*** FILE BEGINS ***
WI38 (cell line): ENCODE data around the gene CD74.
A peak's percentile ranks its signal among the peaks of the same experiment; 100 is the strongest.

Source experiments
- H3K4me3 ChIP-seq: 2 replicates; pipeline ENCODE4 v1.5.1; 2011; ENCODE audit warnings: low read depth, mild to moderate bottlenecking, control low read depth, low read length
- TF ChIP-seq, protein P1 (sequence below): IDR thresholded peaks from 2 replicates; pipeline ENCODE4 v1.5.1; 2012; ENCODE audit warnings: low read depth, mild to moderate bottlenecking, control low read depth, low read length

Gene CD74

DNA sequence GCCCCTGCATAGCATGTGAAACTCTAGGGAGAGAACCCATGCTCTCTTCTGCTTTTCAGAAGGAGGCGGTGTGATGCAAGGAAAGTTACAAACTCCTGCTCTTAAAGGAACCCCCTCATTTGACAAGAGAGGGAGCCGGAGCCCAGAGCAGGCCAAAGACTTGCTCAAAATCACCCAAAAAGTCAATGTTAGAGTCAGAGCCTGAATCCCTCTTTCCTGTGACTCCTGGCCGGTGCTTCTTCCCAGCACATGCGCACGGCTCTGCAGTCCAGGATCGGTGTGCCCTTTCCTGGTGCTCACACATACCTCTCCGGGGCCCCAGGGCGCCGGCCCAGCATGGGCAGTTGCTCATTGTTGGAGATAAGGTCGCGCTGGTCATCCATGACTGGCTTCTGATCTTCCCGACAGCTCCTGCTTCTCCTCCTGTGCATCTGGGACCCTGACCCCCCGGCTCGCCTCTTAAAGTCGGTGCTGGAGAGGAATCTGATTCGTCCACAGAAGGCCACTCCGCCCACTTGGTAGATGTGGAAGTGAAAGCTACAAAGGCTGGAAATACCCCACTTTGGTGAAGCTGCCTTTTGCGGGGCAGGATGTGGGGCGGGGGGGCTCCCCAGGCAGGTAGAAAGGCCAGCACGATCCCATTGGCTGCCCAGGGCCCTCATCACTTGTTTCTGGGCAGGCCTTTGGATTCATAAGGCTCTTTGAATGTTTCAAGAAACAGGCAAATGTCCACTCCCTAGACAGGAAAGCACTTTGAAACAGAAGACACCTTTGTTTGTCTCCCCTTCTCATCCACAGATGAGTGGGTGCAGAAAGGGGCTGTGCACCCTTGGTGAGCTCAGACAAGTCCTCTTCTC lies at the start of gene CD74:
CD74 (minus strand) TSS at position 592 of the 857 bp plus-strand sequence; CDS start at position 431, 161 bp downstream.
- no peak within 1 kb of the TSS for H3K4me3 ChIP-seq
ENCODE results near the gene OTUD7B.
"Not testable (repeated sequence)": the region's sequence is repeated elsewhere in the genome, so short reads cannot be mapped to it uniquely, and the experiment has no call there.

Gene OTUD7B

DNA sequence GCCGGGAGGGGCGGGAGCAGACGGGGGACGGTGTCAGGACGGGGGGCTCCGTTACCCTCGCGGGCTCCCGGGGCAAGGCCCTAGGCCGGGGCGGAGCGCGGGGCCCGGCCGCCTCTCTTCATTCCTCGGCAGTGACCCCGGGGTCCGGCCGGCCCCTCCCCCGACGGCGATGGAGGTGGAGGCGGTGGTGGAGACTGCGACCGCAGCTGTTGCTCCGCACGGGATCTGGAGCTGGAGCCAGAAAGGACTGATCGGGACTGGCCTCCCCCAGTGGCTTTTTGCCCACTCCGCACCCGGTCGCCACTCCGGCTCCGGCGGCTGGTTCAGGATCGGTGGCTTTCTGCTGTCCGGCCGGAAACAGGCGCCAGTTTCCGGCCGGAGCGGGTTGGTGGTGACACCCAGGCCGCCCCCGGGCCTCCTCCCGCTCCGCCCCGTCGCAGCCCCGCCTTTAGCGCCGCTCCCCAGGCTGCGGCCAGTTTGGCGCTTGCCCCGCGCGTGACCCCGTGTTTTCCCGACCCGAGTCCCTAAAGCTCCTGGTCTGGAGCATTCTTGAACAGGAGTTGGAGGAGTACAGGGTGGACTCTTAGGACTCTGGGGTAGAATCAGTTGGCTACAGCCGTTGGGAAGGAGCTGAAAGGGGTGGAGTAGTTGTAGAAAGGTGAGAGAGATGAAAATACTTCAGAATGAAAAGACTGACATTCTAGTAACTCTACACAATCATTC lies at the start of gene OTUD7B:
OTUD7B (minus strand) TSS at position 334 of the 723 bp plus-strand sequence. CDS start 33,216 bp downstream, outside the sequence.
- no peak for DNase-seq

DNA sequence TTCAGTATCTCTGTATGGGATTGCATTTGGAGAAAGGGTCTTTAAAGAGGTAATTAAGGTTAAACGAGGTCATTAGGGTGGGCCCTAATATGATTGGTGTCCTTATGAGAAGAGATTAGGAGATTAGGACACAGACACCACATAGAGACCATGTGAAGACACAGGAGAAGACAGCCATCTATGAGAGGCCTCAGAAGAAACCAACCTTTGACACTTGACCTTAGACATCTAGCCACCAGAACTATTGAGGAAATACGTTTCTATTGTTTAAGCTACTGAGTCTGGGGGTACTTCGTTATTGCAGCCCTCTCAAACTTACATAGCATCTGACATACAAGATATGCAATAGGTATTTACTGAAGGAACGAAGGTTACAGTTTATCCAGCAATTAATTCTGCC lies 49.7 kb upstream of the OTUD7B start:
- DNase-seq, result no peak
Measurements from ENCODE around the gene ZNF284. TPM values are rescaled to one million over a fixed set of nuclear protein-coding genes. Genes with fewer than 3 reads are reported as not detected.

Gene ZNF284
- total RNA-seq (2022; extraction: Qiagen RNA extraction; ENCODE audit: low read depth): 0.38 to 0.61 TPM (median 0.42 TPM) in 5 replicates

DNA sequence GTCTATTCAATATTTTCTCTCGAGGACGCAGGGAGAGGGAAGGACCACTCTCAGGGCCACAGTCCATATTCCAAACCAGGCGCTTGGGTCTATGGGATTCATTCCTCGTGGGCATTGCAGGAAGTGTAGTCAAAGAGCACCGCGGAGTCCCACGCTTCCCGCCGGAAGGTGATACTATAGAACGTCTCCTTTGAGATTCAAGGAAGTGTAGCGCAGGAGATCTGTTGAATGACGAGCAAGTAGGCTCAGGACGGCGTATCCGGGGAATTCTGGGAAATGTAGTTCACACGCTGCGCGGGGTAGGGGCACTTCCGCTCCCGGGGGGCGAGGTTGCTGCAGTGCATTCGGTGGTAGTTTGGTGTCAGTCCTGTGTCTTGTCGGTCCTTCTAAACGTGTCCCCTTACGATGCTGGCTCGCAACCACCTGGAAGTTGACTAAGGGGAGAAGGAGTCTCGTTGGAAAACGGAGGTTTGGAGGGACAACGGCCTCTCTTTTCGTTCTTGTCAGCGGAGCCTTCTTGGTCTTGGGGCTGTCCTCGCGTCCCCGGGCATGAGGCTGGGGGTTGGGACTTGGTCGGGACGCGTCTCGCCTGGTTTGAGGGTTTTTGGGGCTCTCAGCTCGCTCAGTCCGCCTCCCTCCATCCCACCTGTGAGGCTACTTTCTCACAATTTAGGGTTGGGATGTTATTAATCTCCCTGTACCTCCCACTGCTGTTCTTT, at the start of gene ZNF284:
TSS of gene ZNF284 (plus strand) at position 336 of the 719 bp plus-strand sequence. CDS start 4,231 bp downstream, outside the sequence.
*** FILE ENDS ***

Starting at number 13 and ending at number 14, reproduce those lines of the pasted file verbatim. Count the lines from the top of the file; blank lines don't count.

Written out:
DNA sequence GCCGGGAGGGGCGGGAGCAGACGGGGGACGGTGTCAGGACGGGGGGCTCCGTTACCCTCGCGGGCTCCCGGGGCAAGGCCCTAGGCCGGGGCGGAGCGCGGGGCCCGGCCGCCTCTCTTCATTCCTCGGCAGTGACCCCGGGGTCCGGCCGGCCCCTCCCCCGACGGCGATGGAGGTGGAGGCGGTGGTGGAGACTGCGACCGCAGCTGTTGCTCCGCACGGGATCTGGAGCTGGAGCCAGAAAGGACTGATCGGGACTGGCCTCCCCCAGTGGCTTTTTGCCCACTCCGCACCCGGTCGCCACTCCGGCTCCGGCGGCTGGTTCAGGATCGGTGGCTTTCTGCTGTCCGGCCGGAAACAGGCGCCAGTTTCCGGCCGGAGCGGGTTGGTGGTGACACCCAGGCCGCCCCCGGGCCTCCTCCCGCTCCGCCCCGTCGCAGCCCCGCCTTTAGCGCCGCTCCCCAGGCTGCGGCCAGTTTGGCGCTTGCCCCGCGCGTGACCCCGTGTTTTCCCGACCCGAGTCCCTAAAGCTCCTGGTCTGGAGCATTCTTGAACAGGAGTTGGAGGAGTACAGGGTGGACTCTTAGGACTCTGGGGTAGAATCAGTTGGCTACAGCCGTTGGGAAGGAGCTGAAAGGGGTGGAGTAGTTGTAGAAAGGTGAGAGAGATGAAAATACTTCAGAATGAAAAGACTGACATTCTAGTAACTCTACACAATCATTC lies at the start of gene OTUD7B:
OTUD7B (minus strand) TSS at position 334 of the 723 bp plus-strand sequence. CDS start 33,216 bp downstream, outside the sequence.